South Bend twins making the most of life after premature birth

Having a baby is one of the most exciting times in life.

We spend months looking forward to bringing home our little bundles of joy, but sometimes, for various reasons, babies are born too soon, and that can lead to a lifetime of hardship for them and their families.

I talked to a South Bend mom who shared her story about her special twins, who have survived against the odds.

Sadly, our neonatal units are filled with babies who come into life much to soon, spending much of their little lives hooked up to tubes and respirators.

To look at seven-year-old twins, Kendall and Kennedy Blount today, they look like most little girls, except for Kendall's cap hiding her new patch of hair growing in since finishing up chemotherapy.

Nicole went into premature labor at 23 weeks and just a week later, after her babies were born, she was told they had a 5 percent chance of living.

Nicole says, "At 24 weeks, they could have had severe brain bleeds, mental retardation, paralyzation, lung issues."

They spent four and a half months in Memorial's Neonatal Unit and went home with a host of problems, including severe lung issues

"After three days, they had blood transfusions. They had to close off a major valve to their heart. They had laser surgery on both of their eyes."

They came home on oxygen machines 24/7, and while some of their health problems improved, others became worse.

Kennedy has asthma and the tell tale signs of a raspy voice, caused by being intubated for so long.

However, Kendall had a much more serious issue. The day after the twins first birthday, they found out she had sickle cell disease.

"It became prominent in her back to the point where she couldn't walk, she had to be carried, she didn't want to be touched."

Just over a year ago, Kendall had a massive stroke, losing most of her mobility. Both mom and Kennedy were checked as possible bone marrow donors.

"Her sister came back as a perfect match."

For Kendall, it meant weeks in bed and then months in rehab, learning to write and speak, learning to walk and dance again to Justin Bieber's music.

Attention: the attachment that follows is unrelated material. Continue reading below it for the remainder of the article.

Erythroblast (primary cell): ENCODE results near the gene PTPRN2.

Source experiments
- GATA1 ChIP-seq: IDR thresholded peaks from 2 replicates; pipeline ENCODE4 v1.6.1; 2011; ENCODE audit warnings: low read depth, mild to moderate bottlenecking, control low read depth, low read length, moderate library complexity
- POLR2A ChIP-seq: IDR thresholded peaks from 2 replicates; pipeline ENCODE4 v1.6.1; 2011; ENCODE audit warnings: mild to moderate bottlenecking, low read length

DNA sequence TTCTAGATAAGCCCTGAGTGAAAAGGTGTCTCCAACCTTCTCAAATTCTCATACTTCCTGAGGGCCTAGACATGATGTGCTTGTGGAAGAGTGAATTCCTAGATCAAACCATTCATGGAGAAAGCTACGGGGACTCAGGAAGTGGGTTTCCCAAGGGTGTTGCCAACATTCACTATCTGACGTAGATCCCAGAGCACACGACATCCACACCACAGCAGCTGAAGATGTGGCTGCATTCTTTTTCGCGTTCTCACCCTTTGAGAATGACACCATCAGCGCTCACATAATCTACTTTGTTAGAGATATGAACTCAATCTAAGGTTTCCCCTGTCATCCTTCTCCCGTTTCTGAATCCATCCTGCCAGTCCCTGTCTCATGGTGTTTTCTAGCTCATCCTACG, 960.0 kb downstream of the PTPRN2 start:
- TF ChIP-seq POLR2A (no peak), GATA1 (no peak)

“She became a Bieber fan when she was in the hospital."

Riley Children's Hospital donated an iPad, which she proudly filled with many pictures of Justin and video that shows just how important he was in her physical therapy.

After weeks of therapy, Kendall rallied and is now being home schooled until her immune system is back to normal.

In spite of all they've been through, Nicole says life is good.

"We've been blessed to come out on the positive…just living with prematurity, my heart goes out to the families that lose their children from being preemies. She no longer has sickle cell disease. She just now carries the trait, so she is now officially her sister".

Kennedy admits she does not share her twins love for Justin Bieber , but gave Kendall her life-saving bone marrow and got just as excited as Kendall when a friend showed up with a special gift for Kendall.

These twins are showing blood is truly thicker than water, or someone else’s' taste in music.

Kendall's next big dream is seeing Justin Bieber in concert for her birthday. She wants him to know how much he helped her recovery.

In the meantime, Nicole gives back by working with the March of Dimes and the Minority Health Coalition which, along with her sorority, kicked off a Stork's Nest program for minority mothers in South Bend's Marycrest building.

They offer a host of programs for expectant moms and offer incentives like cribs and car seats.

For more information on the Stork’s Nest Initiative, click here.

For more information on the St. Joseph County Minority Health Coalition, click here.

For more information on Zeta Phi Beta Sorority, click here.

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